Fewer Contractors Benefiting from Fire Season

By Beacon Staff

Firefighters in the Flathead Valley and across Montana are preparing for the summer fire season, but some private contractors are concerned they won’t be able to find work due to wet conditions and the dispatching policies of government agencies.

According to the National Interagency Fire Center, the potential for wildfire in the Northern Rockies will be below normal in July and August, thanks to a deep snowpack in the mountains.

“If there is no fire, there’s no work,” said Steve Gist, owner of Gist Enterprises, LLC, a private contractor based in Whitefish.

Gist is also concerned that dispatching policies used by the Northern Rockies Coordinating Group, which coordinates firefighting efforts in the region at the federal, state and local levels, are preventing private contractors from getting called to jobs.

According to Tim Murphy, contractor liaison for the coordinating group, federal and state employed firefighters and equipment are the first dispatched to any wildfire in the region. After those resources are depleted, local fire departments are called and finally private contractors. Murphy said that this policy was established by the coordinating group’s board of directors in 2005.

But Gist, who is a director of the Northern Rockies Wildfire Contractors Association, said this dispatching order is unfair to private contractors and that local fire departments shouldn’t be responding to fires outside of their area.

“There are a lot of good cooperatives out there and I have a lot of respect for volunteer firefighters, but we don’t think those departments should be driving across the state,” he said.

Troy Kurth is also an association member and general manager for Rocky Mountain Fire Company in Missoula. He echoed concerns about the current dispatching order and asked what would happen when a local fire department couldn’t respond to a fire in their area because resources had been sent elsewhere.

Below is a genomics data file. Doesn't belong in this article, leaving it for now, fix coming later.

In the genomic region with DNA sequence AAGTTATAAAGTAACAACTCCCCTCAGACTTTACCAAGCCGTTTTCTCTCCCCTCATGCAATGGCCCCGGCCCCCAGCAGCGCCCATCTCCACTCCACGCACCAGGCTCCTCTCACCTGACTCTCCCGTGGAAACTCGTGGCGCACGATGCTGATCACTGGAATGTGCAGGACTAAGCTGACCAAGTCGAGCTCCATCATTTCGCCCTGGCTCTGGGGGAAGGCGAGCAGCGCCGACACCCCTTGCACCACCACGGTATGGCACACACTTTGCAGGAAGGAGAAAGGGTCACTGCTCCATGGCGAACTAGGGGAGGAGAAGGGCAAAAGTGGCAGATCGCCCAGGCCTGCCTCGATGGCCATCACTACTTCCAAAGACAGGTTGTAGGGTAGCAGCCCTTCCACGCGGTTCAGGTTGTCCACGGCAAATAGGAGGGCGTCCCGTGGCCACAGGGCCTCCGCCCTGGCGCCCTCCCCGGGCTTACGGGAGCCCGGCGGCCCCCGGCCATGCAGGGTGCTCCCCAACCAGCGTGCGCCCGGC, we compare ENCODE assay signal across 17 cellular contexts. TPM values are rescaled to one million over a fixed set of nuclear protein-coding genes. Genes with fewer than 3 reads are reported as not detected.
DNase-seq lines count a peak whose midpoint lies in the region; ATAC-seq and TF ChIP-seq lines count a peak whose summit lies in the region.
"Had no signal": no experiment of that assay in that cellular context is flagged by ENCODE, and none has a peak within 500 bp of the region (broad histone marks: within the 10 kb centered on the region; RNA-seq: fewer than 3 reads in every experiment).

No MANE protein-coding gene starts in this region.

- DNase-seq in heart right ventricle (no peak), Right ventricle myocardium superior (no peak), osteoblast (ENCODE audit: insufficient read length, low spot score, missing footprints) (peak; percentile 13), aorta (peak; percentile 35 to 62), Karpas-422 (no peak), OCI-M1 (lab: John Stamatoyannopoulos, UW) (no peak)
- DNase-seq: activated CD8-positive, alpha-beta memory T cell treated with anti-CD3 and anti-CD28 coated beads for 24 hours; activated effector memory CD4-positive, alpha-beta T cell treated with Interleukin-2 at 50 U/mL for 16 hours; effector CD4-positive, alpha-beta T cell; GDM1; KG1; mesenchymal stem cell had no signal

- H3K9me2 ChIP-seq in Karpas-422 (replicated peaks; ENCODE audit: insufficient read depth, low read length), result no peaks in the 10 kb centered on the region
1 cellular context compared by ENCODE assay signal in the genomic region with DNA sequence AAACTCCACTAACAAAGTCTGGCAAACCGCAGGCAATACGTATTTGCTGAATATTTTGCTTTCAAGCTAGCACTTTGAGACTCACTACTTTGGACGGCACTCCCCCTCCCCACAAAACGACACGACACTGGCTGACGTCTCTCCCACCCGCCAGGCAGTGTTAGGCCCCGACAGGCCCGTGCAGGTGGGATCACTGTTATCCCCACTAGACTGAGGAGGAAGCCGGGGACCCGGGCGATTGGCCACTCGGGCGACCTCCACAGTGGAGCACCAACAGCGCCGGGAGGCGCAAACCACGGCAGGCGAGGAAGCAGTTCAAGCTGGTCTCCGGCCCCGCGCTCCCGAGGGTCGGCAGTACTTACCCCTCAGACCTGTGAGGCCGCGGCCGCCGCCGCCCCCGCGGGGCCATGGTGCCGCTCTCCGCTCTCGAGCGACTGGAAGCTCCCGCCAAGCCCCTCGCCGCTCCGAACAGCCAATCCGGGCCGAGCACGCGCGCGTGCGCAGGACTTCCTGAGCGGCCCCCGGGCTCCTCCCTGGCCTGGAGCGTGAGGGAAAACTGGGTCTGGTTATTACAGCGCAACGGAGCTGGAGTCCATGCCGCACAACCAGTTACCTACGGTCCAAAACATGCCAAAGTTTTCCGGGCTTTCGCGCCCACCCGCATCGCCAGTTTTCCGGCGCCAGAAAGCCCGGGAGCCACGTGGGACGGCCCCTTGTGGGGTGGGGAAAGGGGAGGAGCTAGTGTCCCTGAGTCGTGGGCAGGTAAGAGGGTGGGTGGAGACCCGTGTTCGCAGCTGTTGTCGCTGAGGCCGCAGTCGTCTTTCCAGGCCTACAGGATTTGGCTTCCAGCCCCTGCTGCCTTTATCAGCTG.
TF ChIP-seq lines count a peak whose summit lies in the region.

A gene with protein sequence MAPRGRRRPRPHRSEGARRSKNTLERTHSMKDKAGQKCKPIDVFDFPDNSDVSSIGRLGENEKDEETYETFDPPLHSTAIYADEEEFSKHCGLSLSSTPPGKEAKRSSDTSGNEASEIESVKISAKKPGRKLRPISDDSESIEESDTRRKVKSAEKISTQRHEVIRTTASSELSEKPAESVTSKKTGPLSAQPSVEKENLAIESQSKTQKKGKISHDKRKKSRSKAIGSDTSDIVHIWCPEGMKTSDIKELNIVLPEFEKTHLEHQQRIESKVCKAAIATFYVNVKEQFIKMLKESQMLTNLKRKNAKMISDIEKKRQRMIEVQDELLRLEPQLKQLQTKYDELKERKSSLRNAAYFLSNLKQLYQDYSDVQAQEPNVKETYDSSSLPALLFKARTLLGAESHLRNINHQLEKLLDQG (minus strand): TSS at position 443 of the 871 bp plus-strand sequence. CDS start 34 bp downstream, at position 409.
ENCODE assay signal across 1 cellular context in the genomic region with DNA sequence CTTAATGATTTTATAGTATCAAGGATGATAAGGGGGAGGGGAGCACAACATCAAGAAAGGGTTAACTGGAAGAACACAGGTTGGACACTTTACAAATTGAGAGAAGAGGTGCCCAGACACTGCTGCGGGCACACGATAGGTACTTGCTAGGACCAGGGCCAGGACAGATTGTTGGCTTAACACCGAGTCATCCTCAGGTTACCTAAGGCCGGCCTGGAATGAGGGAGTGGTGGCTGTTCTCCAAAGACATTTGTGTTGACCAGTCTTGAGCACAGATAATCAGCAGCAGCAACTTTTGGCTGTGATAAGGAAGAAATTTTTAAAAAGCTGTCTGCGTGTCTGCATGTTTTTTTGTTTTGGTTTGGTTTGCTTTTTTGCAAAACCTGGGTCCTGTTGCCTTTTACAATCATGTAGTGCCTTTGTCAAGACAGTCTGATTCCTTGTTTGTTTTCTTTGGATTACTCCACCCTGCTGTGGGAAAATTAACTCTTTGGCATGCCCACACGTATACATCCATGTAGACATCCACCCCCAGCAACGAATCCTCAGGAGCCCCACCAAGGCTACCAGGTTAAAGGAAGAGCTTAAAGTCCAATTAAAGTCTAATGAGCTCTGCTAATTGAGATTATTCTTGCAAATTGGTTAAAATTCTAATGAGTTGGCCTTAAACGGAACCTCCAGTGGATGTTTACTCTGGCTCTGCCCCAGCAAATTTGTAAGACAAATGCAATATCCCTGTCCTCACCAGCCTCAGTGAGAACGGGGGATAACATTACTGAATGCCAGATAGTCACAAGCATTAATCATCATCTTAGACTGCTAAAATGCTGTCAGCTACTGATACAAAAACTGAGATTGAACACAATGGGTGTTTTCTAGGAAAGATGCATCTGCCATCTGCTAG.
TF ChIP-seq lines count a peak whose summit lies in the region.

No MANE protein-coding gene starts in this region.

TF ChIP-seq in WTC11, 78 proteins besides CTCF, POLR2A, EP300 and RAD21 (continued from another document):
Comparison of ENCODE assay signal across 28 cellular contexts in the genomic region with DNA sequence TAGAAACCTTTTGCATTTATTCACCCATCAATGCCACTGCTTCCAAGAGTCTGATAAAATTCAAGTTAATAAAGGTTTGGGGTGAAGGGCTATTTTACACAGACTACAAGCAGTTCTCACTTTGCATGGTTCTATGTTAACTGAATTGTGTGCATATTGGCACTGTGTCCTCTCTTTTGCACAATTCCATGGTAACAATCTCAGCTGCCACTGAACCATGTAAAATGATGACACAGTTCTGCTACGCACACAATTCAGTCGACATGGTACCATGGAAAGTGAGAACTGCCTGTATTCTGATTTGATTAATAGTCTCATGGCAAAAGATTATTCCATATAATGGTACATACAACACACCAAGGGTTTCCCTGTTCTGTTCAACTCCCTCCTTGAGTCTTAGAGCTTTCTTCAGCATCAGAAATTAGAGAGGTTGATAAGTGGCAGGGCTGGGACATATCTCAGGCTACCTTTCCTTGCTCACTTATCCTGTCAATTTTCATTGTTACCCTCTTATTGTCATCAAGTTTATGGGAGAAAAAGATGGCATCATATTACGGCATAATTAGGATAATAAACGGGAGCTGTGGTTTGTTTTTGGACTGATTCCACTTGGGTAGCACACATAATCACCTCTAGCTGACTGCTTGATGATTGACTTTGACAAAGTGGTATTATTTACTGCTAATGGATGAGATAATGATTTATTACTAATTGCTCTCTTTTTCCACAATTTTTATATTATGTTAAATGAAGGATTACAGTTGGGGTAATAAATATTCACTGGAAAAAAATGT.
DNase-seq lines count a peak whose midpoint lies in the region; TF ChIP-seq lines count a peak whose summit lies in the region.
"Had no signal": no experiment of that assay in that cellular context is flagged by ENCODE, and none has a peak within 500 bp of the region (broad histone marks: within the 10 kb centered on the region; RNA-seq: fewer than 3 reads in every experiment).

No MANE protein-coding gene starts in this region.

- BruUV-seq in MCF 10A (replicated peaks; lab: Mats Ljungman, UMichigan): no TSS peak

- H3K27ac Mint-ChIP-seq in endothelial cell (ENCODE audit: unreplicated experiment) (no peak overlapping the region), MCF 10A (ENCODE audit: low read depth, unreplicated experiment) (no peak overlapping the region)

“The local fire department equipment is there to protect local people and property and is paid for by local taxpayers,” Kurth said. “We ask that they call contractors before stretching the resources of local government.”

Murphy responded that the final decision for a local department to go out of their area is made by the fire chief and that, in most cases, they would only allow some equipment and personnel to leave the area when wildfire conditions were low.

Mike Kopitzke, acting manager for the government coordinating group, said the organization views federal, state and local agencies as the same and government resources are used before private resources.

“Our policy says we should send government resources before private contractors,” he said. “When we’ve exhausted government resources, we send in the contractors.”

But Gist and the contractors association are concerned that this policy could be harmful to the contractors and when there is a bad fire season there will be fewer resources.

“When we look at the big picture, some of the contractors out there are going out of business or quitting and when we have a big season, we’re going to be in big trouble,” he said. “We’re not going to have the manpower or resources.”

In 2010 Gist’s company, which consists of four trucks and 12 employees, only got 10 days of work. In 2007 they worked almost 200. Gist attributed this to both weak fire seasons in recent years and the dispatching policies.

Last month the contractors association met with the coordinating group and the government agencies it represents, including the U.S. Forest Service and Montana Department of Natural Resources and Conservation, and voiced its concerns. Gist, Kurth and other contractors all hoped the policy would be changed and that private contractors would be sent to fires before local fire departments from other areas.

Murphy said the coordinating group’s board of directors would be meeting this week to discuss the concerns.

Kurth was hopeful the issue would be resolved before this year’s fire season and that everyone would be satisfied with the outcome.

“I think that the system in Montana and the Northern Rockies is the best and we have a great relationship with all of the agencies,” he said. “I think it’ll be resolved in the professional manner.”

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